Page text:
Gas was first produced and supplied from coal over 200 years ago in London and next month engineers from around the world will gather in Rotterdam, The Netherlands to celebrate the anniversary, as well as new gasification technology at the New Horizons in Gasification, 12th European Gasification Conference. “The Gas Light and Coke Company began… Keep reading →
Coal-to-gas switching in the power sector has been a “brutally efficient” driver of US natural gas demand, and until new demand sources materialize, it will keep gas trading in the $3.20-$4.20 per million Btu range, according to Macquarie Global Oil & Natural Gas Economist Vikas Dwivedi. “Gas demand so far has been led by power,” Dwivedi said during… Keep reading →
A combination of policy and market impediments to diversification of US transportation fuels has prompted the free market-focused Fuel Freedom Foundation to team up with policy-focused environmentalist and former Sierra Club Executive Director Carl Pope to pursue coordinated efforts to wean the US off its oil dependency. Pope and Fuel Freedom Foundation co-founder Eyal Aronoff… Keep reading →
For countries with lots of coal looking for clean alternatives to burning it, Synthesis Energy Systems has an answer: use that coal to run cars and make plastics.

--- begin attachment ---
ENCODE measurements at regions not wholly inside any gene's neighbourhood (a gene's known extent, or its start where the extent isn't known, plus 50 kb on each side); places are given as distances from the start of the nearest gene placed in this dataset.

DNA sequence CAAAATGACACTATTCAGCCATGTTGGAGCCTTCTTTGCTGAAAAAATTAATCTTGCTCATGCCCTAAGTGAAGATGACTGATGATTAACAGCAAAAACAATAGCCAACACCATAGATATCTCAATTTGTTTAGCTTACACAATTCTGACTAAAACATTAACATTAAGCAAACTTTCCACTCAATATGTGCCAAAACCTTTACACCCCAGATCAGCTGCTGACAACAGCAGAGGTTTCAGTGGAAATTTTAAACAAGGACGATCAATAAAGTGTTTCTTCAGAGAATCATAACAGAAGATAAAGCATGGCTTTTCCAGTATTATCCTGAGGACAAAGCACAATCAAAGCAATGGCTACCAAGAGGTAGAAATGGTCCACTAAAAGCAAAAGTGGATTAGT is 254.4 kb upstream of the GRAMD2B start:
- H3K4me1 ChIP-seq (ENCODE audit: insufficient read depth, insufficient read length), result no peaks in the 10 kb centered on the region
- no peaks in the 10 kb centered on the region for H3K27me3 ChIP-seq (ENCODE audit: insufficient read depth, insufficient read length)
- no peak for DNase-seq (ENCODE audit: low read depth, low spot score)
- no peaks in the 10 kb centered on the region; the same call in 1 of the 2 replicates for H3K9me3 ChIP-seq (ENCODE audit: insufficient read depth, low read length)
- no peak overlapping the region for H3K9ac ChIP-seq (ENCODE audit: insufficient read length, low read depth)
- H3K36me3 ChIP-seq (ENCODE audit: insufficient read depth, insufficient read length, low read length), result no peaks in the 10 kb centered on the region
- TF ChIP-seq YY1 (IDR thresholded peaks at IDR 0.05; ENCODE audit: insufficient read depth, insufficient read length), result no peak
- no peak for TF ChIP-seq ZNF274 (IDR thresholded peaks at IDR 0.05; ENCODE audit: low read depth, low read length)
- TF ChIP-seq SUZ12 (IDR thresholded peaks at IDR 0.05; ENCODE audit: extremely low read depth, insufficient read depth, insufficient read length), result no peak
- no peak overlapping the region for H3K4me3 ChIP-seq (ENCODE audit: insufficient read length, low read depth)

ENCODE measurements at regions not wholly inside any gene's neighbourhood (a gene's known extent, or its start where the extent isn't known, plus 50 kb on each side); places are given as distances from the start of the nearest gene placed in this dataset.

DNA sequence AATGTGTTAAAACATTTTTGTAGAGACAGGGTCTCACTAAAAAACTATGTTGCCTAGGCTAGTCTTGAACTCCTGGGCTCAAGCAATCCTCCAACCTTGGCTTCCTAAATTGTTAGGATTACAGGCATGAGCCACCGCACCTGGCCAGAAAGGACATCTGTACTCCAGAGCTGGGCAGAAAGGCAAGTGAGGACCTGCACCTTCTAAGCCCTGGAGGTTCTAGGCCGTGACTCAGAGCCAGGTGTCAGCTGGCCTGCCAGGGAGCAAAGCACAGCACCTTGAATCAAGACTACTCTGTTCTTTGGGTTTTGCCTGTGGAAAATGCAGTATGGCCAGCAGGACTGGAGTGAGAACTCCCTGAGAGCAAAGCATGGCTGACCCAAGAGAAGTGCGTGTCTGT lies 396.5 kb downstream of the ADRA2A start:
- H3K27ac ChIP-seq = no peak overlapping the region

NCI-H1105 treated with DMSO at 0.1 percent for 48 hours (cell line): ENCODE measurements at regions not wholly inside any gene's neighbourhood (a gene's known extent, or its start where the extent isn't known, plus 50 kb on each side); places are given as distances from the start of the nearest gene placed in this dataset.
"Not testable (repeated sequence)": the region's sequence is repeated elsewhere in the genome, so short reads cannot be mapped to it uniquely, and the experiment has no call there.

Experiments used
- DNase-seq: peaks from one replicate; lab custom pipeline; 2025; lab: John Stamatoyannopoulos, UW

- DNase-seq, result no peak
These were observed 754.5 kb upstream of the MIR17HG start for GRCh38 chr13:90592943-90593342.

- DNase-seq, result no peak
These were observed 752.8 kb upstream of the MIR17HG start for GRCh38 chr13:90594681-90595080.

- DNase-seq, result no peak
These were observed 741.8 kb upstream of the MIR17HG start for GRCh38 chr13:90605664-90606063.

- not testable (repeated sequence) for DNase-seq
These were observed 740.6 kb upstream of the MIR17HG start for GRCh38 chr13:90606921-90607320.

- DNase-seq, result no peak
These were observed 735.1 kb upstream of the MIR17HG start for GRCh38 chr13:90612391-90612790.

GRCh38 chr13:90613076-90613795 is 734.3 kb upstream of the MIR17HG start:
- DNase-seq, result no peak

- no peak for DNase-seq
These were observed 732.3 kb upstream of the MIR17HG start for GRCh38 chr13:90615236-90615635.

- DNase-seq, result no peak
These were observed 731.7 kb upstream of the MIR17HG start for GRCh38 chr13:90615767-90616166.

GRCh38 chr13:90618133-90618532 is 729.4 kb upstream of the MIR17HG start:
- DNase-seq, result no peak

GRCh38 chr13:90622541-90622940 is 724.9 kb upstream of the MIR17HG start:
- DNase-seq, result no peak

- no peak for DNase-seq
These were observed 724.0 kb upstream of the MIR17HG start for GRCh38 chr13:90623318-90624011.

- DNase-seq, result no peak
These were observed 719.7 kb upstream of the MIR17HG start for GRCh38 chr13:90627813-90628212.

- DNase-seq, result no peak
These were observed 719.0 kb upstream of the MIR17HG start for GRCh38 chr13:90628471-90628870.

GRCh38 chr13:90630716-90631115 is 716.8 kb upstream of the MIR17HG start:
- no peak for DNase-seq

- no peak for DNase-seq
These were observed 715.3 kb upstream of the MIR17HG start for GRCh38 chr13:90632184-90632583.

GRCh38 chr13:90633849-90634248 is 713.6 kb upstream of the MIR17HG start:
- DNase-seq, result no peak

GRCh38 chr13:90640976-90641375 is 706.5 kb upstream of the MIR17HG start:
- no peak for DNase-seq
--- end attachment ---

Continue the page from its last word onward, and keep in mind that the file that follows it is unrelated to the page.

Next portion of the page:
That’s not only technically feasible, it’s actually being done commercially in China, Robert Rigdon, SES President and CEO, told Breaking Energy. Keep reading →
Methanol is the simplest form of alcohol and could help lower gasoline prices. Department of Energy Assistant Secretary for Policy and International Affairs David Sandalow recently spoke about the benefits and challenges associated with using methanol as a transportation fuel.
Methanol can be produced from a variety of feedstocks – including natural gas – which makes it much cheaper than an equivalent gallon of gasoline or diesel at current prices. However, there are technical, infrastructural and regulatory challenges to widespread distribution and consumption of methanol in the US. Keep reading →